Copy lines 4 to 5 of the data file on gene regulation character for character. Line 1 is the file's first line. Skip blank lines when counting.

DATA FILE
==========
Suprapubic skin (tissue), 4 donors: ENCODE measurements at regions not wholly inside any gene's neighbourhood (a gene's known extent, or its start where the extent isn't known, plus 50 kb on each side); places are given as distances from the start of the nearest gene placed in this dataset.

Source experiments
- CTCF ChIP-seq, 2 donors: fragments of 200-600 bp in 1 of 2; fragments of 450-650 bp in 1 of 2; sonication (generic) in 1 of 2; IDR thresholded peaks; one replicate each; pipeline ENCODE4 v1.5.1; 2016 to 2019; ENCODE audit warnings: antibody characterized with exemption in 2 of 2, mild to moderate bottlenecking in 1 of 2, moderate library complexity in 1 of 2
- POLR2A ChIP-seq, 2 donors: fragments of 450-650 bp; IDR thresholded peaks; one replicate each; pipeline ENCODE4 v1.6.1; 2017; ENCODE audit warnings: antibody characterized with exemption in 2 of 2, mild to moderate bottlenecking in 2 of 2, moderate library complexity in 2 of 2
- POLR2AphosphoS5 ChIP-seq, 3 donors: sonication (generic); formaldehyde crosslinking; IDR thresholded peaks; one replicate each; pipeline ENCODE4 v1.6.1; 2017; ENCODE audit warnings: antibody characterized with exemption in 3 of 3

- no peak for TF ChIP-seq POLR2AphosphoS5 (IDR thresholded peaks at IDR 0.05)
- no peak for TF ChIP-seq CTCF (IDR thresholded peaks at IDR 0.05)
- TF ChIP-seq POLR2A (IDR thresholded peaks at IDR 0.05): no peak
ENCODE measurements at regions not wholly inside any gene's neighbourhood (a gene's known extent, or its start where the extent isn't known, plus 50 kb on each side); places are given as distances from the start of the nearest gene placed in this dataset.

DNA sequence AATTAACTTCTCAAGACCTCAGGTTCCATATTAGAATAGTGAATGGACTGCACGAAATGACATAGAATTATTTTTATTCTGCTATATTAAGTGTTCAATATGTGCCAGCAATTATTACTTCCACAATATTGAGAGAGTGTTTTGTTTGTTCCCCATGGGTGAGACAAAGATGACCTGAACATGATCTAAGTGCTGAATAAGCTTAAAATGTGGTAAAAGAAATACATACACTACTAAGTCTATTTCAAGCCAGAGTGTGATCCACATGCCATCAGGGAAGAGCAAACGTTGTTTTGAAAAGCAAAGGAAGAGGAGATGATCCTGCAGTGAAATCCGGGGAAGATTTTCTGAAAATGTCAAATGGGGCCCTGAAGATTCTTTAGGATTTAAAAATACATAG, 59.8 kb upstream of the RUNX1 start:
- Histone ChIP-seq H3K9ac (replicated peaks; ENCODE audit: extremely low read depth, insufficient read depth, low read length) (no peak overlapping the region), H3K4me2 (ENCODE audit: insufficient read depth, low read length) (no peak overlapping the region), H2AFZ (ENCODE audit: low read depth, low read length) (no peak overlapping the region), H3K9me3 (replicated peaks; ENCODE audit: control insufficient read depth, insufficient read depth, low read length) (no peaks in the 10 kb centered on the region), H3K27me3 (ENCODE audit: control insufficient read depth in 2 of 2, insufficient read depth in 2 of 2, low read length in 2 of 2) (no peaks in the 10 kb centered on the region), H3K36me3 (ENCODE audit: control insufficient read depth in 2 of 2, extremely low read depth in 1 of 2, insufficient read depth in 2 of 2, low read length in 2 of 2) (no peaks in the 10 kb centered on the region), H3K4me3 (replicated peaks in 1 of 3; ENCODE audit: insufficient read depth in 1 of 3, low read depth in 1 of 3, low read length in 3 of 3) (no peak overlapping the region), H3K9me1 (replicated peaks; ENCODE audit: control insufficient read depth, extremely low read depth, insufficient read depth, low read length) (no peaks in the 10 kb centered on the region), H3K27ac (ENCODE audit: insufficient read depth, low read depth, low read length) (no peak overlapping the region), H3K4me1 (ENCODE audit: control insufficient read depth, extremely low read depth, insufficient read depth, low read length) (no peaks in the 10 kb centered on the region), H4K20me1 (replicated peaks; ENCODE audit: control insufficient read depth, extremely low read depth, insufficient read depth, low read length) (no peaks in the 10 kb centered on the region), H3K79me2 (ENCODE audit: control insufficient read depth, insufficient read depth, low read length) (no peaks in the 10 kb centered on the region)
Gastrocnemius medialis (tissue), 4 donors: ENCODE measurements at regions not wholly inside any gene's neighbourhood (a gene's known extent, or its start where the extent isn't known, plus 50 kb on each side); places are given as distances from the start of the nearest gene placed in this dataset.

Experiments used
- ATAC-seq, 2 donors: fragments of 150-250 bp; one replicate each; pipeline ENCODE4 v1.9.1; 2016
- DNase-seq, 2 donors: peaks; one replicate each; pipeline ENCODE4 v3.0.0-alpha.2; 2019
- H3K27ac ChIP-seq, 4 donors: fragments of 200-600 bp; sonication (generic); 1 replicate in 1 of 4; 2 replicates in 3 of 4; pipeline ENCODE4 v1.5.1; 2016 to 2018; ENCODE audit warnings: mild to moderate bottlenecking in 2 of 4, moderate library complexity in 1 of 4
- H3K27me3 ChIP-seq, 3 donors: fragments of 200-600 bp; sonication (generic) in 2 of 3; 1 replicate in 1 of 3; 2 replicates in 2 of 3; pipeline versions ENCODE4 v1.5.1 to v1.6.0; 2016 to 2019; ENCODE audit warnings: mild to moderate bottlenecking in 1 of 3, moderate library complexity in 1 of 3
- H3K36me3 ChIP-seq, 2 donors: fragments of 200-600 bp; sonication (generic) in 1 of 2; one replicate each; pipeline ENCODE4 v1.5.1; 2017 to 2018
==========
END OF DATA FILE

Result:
- POLR2A ChIP-seq, 2 donors: fragments of 450-650 bp; IDR thresholded peaks; one replicate each; pipeline ENCODE4 v1.6.1; 2017; ENCODE audit warnings: antibody characterized with exemption in 2 of 2, mild to moderate bottlenecking in 2 of 2, moderate library complexity in 2 of 2
- POLR2AphosphoS5 ChIP-seq, 3 donors: sonication (generic); formaldehyde crosslinking; IDR thresholded peaks; one replicate each; pipeline ENCODE4 v1.6.1; 2017; ENCODE audit warnings: antibody characterized with exemption in 3 of 3